For the week of August 26 thru September 1, 1998  

Hemingway centennial celebration might do the trick

Commentary by Pat Murphy

When the Ketchum City Council ponyed up more than $12,500 and asked the chamber of commerce to help bring the town to life on summer nights for visitors, who could’ve known that a man dead for 37 years might lend a hand?

News this week out of publishing circles is that a massive, 200,000-word Hemingway manuscript, long held under wraps in the John F. Kennedy Library in Boston, is headed for the Simon & Schuster printing presses, and will be on sale in time for the 100th anniversary of Hemingway’s birth next July 21.

Now, I ask:

If the Sun Valley and Ketchum areas are looking for ways to spice up nights for visitors, why not a 100th birthday event that not only would liven up activities for visitors, but also provide a solemn and meaningful tribute to Hemingway, the town’s most celebrated modern-day resident?

Although Key West holds its annual Hemingway look-alike frolic at Sloppy Joe’s bar where Hemingway was an habitue, Ketchum and Sun Valley are the only towns in North America that boast such serious Hemingway history or character.

Hemingway helped promote Sun Valley in the 1930s. He worked on some of his novels here. His oldest son Jack and granddaughter, actress Mariel Hemingway, live here. He spent his last years in Ketchum. He committed suicide here and is buried here, along with his fourth and last wife, Mary. And a new two-hour A&E television documentary about Hemingway’s dark side narrated by Mariel Hemingway was produced here.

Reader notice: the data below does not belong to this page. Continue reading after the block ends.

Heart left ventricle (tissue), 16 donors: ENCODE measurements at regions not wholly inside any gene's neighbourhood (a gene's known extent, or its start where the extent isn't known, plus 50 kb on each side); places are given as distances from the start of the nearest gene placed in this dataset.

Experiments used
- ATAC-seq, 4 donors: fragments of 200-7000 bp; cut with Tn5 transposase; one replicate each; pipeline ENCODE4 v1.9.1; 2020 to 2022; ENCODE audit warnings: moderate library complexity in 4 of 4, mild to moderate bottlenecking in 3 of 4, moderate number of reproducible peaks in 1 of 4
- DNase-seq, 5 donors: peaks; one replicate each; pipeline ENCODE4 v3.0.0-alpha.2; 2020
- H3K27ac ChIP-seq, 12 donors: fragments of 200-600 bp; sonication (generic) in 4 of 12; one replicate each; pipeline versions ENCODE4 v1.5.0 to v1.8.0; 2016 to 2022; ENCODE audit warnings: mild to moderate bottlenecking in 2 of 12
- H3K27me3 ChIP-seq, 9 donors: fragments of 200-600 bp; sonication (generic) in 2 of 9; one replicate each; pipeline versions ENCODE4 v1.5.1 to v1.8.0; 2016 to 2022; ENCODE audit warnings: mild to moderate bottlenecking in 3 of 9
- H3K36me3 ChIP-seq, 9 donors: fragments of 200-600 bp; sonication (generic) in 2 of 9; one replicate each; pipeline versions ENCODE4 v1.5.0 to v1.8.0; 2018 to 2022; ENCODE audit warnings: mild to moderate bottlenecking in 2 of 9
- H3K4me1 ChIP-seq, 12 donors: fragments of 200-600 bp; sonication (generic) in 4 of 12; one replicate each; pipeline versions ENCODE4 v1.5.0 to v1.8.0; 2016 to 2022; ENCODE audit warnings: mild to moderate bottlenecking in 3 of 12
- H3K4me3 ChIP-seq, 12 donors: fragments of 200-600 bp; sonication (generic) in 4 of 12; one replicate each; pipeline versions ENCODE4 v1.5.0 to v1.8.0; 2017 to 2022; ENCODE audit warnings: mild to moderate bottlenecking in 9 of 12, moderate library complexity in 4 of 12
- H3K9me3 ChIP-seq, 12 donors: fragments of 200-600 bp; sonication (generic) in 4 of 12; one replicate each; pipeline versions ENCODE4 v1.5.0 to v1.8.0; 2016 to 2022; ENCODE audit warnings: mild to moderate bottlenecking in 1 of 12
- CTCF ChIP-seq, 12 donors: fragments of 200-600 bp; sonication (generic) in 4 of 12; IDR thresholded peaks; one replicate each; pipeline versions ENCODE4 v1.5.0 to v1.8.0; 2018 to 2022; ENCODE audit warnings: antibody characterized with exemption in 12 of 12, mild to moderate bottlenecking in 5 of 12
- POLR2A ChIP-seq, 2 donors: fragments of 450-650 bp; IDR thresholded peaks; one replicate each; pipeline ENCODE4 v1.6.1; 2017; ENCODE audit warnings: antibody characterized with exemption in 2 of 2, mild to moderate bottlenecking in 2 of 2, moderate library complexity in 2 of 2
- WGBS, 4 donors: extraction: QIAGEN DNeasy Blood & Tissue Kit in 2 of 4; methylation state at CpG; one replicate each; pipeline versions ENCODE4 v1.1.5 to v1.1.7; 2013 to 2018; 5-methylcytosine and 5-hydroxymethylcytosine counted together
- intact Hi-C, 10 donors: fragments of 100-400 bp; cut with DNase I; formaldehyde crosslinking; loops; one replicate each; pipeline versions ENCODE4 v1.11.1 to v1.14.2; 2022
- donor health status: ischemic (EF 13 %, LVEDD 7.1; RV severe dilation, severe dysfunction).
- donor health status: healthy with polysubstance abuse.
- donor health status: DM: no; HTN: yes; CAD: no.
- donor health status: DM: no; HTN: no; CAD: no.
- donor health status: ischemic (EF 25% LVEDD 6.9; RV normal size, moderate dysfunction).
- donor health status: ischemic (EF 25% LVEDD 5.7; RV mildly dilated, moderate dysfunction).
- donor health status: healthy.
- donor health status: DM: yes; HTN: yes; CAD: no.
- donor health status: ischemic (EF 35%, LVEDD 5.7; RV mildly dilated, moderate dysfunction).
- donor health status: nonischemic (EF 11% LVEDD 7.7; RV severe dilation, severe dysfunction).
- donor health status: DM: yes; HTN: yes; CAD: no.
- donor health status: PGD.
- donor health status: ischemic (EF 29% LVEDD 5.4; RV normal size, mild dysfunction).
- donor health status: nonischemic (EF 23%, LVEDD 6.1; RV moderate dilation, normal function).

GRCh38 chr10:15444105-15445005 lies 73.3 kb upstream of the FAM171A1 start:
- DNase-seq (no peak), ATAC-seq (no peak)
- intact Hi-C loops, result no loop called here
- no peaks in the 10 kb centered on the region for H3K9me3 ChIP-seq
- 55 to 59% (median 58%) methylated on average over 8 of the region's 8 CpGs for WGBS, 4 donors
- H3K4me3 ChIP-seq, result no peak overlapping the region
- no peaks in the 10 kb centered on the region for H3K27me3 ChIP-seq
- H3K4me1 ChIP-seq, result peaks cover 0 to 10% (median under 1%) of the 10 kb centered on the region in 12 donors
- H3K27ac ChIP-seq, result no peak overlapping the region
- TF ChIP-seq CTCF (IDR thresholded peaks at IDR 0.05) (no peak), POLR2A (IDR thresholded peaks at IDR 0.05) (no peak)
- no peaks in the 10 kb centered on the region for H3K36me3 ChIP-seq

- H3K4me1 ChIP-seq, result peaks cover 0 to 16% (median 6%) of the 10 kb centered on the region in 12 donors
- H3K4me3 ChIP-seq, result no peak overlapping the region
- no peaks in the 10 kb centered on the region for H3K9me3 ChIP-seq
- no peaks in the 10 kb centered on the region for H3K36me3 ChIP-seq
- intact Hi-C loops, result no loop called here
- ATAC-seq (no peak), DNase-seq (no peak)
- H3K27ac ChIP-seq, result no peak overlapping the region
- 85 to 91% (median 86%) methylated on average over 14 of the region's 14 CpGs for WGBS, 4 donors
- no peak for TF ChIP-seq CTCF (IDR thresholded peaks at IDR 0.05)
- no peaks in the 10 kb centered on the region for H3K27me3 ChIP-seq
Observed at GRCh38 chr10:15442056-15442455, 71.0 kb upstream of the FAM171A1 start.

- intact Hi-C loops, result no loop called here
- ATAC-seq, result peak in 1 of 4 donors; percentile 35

As for the new book, it’s expected to create a buzz about Hemingway and how much of the 850-page "True at First Light" is fiction, how much autobiography.

Edited by his middle son Patrick Hemingway, who lives in Bozeman, Mont., "True at First Light" resembles an actual Hemingway safari in Africa – spiced with the narrator’s marriage to a tribal maiden, which Hemingway mentioned whimsically in the 1950s, but with a twinkle that left his family wondering whether he had, indeed, taken a teen African woman as a bride.

Taken together, publication of the new book next summer, the new documentary, the Hemingway home in Ketchum, his gravesite, and tales of his final years in Idaho combine to provide the ingredients for a memorable celebration that honors, as well as celebrates, Hemingway’s great contributions to literature.

The Hemingway family probably has mixed feelings about public events that take on the quality of spectacles, such as the Key West look-alike contest.

But if Simon & Schuster were recruited to throw its weight behind a book premiere here, A&E television transcribed the new video documentary into a film for showing in theaters, the Nature Conservancy opened the Hemingway home to tours, and the Hemingway family agreed to take part in lectures on their famed kinsman, Ketchum and Sun Valley could become something of an epicenter in the world of Hemingway archaeology.

Not a bad reputation for a town to have, either.

Pat Murphy is a past publisher of the Arizona Republic and a former radio commentator.


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